The Appalachian mountains, to those familiar with the area, conjure images of beautiful landscapes, pristine springs, and green mountainsides. However, since the industrial revolution, Coal has long been the largest employer of the region, and it’s biggest income stream. As the US works towards cleaner supply chains, coal-fired power plants are approaching retirement. The coal industry is shrinking, now only employing about 2% of the Appalachian population and producing a dwindling revenue stream. The region needs an influx of new industries to substitute jobs and revenue long lost to a dying coal industry, and the national economy must plan ahead so that more workers and communities are not left behind.
The good news is the area’s industrial renaissance is garnering a lot of political support as the “Build Back Better” legislation makes its way through Congress, carrying several initiatives to fund energy infrastructure and support these communities. One critical challenge the Appalachian region grapples with is its harsh and uneven terrain, that makes it difficult to lay and manage utility lines resulting in frequent power interruptions for the community. Given this significant hurdle to the region’s energy stability, the much needed infrastructure funding carried within the bill could help spur the growth of these burgeoning, energy intensive industries.
Catastrophic climate events have been occurring with increased frequency in the last decade, adding to the problem. Winter storm Shirley, that devastated the state of Texas in February of 2021, also wreaked havoc on the mountain state of West Virginia. Several massive ice storms slammed the region consecutively only a few days apart, cutting off power to over 100,000 residents in the state. Crews struggled to clear the roads of debris, navigating treacherous mountainous terrain to try to reach utility poles and restore power supply. Even in less severe situations, the natural snowfall in the region weighs trees and utility lines down to breaking points, threatening the electrical infrastructure.
These climate events of the last few years have amplified the need for reliable power sources independent of the central grid. The area’s economic growth relies heavily on building out independent, clean, more reliable energy infrastructure now, so that energy supply is not the limiting factor in the region’s growth.
Microgrids are one among several feasible solutions to the challenge. A microgrid is an interconnected energy system that combines multiple localized energy generation sources to efficiently power a facility. Microgrids typically include energy generation sources, energy storage systems, and demand response tools, and can operate independent of the grid. Microgrids can therefore reduce the Appalachian community’s reliance on a centralized energy grid requiring miles of distribution lines to get power to remote locations.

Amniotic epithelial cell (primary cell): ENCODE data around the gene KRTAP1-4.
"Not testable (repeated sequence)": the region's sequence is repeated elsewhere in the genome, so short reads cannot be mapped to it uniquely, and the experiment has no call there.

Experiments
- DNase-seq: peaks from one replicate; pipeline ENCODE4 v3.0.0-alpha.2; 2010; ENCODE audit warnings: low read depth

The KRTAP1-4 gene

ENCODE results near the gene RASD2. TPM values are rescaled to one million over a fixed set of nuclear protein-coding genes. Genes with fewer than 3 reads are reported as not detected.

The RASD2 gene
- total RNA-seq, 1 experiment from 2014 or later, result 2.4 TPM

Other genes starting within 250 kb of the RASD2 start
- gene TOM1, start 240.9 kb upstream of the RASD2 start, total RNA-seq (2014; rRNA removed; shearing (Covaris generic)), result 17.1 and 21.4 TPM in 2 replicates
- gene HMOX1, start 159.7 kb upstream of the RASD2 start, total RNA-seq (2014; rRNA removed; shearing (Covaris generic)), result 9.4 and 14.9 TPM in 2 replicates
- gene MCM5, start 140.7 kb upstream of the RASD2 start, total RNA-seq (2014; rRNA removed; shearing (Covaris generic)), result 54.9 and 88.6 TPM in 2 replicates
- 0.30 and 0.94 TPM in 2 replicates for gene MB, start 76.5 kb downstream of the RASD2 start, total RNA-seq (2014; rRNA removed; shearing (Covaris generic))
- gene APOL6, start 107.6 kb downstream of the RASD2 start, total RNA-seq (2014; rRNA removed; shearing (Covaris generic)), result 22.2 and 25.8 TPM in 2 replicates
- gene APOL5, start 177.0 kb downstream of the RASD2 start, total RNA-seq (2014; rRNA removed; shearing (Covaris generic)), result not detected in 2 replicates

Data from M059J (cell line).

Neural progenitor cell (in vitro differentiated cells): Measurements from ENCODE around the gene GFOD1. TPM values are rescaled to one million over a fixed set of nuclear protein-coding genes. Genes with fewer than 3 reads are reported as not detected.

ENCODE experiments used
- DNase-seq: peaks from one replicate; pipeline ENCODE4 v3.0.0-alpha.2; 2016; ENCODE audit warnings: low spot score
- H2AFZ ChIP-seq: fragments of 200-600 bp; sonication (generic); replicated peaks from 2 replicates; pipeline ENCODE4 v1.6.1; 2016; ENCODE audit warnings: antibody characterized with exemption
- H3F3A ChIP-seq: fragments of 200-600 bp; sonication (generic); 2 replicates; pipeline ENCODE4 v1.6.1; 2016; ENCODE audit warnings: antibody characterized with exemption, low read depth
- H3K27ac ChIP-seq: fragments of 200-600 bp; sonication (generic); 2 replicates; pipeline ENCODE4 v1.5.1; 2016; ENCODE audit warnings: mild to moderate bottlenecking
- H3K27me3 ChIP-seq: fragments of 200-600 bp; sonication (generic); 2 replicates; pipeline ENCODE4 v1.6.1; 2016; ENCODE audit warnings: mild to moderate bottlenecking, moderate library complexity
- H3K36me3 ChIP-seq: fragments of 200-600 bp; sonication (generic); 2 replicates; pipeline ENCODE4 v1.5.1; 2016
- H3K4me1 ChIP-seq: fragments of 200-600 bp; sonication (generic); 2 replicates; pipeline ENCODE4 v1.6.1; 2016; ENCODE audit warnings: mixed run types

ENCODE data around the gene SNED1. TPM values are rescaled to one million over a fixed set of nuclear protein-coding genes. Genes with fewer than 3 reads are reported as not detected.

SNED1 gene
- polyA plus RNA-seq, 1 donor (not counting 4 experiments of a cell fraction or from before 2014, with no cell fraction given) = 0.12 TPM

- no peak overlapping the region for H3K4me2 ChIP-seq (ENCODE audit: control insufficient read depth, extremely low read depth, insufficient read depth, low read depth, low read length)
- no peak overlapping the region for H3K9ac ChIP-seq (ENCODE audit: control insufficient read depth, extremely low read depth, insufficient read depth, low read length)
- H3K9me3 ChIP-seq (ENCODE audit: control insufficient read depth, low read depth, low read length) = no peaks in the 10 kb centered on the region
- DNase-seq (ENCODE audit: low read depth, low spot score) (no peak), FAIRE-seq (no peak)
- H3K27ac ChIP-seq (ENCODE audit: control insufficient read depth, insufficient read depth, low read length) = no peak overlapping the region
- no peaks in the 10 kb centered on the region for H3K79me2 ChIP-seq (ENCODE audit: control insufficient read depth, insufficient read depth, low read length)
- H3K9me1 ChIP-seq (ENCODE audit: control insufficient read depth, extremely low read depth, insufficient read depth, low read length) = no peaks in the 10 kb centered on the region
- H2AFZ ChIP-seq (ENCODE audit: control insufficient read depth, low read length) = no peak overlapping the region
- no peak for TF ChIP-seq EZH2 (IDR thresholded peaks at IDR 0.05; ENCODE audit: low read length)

Further, localized power distribution also means fewer power related accidents like forest fires caused by downed power lines. Microgrids can essentially keep hard to reach places on the grid, making them an ideal solution to keep pace with the growing power needs of the Appalachian region.
In the last decade, climate change has dramatically redefined industry in Appalachia. The predicted growth in the region’s economy, combined with the worsening effects of climate change, highlights the need for clean, cheap energy that is resilient to extreme natural events and challenging terrain. The region needs to begin building out the right infrastructure to support clean renewable energy in order to prevent its energy needs from becoming a barrier to economic growth. During the industrial age, the coal industry stripped the community of a large portion of its natural resources. Moving forward, the priority must pivot to rebuilding the region’s economy in line with Appalachian community values. As the new wave of economic growth takes shape, it is critical that the next set of industries that take hold in the region preserve and protect the essence of this invaluable natural ecosystem.
Author: Kylie Taylor, Commercial Contracts Manager @ Scale Microgrid Solutions